As Alex points out, these accounts demonstrate that having little cash in the bank left the club well placed to invest in the squad for this season and the club immediately followed this up by recalling Lewis Cook from pre-season training in Ireland to sell him. Alex does the club a disservice in failing to mention that ridding the club of Lewis’s wages is the reason they were well placed to invest in the playing squad during the summer. I think he could have made more of this.

Alex then talks about Cellino’s reputation and I feel he missed a trick in ensuring Bell and Mansford were written out of any praise for running the club that has come from some other quarters. Similarly, I feel he missed a chance to praise him for not sacking Monk early in the season – this was surely a masterstroke by Cellino and Alex should have made much, much more of it and doled out the praise.

Alex then goes on to discuss this season and how Leeds’s chiefs are bullishly optimistic of turning a profit after ESL sold 50% to Radrizzani. Maybe Radrizzani will achieve this but I think Alex shouldn’t credit Radrizzani yet for something we don’t know about and stick to Cellino’s era.

I’m surprised also that Alex failed to credit the club, as I have done on many occasions over the last year, with the reduction in debt: I said many, many months ago that Leeds’s debt position meant it was better placed than any other Championship club to survive in the Premier League: I think Alex should have joined me in this praise.

I’m surprised that Alex didn’t mention how Leeds has spent large sums maintaining Elland Road and how that has impacted on the figures: without such spends the club could have declared better profits but chose to look to the future and invest in repairs. This is something I feel is significant and well worth mentioning, I wish he had joined me in doing so.

Why didn’t Alex say we were 9th in the table of player amortisation? These stats are for the 2015/16 season when we were still almost mortally wounded from GFH and is surely something to shout about: I am proud to be associated with a club that managed that, shame Alex doesn’t feel the same.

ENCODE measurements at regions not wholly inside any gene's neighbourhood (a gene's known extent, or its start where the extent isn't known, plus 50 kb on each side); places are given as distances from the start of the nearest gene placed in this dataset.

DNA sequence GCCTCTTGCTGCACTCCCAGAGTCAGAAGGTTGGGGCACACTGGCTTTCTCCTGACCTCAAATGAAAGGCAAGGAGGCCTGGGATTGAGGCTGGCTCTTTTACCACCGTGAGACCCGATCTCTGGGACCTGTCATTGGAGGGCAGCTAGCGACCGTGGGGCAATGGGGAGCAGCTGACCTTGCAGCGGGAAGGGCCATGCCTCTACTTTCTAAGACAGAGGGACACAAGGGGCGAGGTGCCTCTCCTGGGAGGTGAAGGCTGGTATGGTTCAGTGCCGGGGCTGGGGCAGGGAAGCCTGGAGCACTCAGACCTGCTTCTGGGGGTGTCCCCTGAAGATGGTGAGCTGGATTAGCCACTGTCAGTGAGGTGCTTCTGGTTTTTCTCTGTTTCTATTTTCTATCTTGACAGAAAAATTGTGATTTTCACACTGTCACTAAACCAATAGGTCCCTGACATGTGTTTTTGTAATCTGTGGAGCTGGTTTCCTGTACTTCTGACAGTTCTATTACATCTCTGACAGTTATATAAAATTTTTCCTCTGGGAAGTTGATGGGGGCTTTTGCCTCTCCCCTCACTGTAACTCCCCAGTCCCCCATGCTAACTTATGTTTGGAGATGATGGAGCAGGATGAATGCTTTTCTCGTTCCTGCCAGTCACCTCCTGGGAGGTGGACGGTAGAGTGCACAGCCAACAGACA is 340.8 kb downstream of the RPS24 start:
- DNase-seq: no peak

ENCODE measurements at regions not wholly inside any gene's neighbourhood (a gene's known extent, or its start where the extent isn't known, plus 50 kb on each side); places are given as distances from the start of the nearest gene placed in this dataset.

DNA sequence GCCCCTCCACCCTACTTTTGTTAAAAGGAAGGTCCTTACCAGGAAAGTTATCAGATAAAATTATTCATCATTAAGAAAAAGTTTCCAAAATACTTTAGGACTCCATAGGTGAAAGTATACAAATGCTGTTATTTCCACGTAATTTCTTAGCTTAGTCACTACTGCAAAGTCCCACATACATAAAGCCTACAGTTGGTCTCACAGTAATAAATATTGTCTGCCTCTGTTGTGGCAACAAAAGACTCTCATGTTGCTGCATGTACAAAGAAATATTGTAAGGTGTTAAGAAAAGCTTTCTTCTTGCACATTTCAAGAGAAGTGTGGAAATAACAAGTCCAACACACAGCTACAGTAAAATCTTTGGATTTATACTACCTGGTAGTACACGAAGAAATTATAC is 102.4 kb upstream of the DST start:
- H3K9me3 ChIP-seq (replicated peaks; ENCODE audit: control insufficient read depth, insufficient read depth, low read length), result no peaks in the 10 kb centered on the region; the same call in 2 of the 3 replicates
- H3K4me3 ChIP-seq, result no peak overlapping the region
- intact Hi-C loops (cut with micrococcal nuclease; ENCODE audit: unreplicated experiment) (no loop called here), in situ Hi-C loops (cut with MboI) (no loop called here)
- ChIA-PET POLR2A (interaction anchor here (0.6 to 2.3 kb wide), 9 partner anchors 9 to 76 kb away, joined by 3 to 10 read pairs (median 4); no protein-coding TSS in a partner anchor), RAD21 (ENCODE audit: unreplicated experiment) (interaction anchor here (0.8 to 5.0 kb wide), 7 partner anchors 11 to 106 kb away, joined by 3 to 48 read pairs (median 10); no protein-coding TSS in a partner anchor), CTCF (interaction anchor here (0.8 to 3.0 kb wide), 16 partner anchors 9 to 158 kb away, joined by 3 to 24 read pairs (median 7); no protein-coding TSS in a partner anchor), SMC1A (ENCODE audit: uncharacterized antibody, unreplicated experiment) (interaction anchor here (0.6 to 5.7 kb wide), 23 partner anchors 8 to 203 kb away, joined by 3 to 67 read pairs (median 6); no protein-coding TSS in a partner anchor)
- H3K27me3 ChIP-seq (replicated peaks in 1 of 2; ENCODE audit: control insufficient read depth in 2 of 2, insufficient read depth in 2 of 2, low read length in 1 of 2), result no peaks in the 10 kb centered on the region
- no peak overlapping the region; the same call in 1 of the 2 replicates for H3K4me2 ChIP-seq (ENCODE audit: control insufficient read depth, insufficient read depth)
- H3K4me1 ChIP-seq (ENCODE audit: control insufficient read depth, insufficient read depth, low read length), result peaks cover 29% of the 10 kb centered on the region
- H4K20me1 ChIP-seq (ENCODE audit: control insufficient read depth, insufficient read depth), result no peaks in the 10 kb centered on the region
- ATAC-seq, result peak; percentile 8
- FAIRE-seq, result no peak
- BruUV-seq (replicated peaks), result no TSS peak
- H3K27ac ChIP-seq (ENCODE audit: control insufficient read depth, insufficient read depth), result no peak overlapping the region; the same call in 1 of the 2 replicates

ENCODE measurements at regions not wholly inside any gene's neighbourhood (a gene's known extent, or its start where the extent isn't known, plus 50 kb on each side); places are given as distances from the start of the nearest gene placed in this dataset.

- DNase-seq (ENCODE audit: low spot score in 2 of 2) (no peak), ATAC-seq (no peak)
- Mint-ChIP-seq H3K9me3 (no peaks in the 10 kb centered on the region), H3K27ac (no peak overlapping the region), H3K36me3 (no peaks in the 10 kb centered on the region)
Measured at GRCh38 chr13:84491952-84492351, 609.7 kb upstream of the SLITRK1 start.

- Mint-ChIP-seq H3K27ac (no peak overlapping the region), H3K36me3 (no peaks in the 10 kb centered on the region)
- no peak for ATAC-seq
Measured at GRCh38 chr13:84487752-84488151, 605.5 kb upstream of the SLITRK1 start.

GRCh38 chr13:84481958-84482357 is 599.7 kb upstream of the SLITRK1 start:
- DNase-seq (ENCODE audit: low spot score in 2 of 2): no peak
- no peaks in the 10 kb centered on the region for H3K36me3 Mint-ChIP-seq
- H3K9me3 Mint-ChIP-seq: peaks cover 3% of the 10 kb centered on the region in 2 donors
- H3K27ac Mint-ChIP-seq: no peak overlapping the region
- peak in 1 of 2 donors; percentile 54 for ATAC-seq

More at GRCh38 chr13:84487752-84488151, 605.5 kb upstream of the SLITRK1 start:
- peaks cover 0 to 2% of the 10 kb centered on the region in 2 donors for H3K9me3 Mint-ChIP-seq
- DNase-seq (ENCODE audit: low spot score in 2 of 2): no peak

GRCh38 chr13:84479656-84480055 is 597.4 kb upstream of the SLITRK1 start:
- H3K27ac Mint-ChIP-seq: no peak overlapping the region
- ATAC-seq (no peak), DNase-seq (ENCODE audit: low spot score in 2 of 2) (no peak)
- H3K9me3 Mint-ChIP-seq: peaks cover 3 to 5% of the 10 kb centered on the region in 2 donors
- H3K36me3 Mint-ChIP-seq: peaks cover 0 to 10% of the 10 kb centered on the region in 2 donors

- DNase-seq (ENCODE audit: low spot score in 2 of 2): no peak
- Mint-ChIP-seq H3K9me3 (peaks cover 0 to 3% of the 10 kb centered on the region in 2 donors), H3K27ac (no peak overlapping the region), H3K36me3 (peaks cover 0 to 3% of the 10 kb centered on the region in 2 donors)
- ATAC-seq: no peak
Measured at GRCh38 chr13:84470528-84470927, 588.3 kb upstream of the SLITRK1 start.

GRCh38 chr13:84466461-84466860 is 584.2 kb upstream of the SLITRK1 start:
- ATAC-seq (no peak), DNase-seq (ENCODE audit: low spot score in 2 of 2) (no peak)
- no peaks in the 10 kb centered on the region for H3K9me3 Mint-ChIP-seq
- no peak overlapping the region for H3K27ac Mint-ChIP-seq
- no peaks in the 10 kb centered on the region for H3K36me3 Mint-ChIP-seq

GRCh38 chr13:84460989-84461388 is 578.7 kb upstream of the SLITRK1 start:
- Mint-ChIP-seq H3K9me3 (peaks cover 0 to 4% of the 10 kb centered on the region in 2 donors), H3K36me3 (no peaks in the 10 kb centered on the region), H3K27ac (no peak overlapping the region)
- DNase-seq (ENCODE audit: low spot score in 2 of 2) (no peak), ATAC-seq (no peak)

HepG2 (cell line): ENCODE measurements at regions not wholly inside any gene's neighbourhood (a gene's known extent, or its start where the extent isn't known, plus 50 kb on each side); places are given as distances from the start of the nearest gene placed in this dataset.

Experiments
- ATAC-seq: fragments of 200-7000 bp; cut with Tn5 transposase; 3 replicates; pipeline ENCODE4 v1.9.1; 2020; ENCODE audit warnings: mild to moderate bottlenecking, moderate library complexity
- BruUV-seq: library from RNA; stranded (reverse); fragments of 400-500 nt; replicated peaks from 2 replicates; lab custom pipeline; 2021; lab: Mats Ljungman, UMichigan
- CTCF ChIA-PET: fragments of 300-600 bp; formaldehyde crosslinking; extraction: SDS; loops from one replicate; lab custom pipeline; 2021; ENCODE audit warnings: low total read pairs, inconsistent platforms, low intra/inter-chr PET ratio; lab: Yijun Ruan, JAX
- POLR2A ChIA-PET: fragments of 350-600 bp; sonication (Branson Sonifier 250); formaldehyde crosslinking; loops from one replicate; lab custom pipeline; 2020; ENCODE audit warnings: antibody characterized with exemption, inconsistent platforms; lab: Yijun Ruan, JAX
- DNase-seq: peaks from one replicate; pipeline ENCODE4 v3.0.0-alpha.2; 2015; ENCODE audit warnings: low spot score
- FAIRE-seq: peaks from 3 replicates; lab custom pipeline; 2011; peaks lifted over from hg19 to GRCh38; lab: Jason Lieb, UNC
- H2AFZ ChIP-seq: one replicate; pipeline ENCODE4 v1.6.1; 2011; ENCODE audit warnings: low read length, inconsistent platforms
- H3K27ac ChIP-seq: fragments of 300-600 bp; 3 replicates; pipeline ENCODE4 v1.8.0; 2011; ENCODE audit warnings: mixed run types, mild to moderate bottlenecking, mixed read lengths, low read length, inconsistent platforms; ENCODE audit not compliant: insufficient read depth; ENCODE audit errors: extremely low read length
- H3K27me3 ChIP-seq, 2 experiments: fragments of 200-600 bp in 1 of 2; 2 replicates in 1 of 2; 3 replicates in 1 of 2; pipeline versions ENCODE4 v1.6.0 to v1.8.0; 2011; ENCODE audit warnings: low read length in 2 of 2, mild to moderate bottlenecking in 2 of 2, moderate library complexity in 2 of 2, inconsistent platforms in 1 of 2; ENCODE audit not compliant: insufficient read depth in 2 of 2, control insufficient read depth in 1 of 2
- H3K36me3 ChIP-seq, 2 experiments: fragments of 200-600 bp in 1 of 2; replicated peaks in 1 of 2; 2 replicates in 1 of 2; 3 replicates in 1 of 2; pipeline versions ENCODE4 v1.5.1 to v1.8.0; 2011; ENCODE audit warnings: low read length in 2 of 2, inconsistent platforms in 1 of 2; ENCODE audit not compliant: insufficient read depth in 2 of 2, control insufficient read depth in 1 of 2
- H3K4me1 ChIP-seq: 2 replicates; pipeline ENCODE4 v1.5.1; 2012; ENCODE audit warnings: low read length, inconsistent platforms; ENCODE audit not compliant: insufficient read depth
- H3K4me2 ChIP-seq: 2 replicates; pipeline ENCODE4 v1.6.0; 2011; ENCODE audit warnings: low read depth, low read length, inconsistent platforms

Why didn’t Alex explain or justify the administration expenses? They form the backbone of the operating costs of the club and are, in my opinion, entirely reasonable and the club can be proud of them: Alex doesn’t mention them at all. I’ve argued many times the expenses are transparent and equitable, giving my reasons, but Alex feels it better not to mention them at all.

Swiss Ramble says his charts show that highest wages growth was at clubs chasing promotion: why was there no credit given by Alex to Leeds United for not chasing promotion and reducing wages instead? Surely credit should be given to the club for sacrificing promotion and reducing wages instead – they achieved both targets admirably?

I can understand why the attendance figures were not mentioned: having dropped to fifth in the table and being below the Wendies is nothing to be proud of. Even our matchday income was 20% less than the Wendies.

Why wasn’t the club singled out for praise for being fifth in the EBITDA table? That is a major achievement and something that all fans should be proud of: this one metric above all others shows the strength and improvement of Leeds United’s financial position yet it was completely ignored by Alex.

There’s lots of good news in the latest Leeds United’s accounts – we, as fans, deserve articles that correctly state the position from a factual base.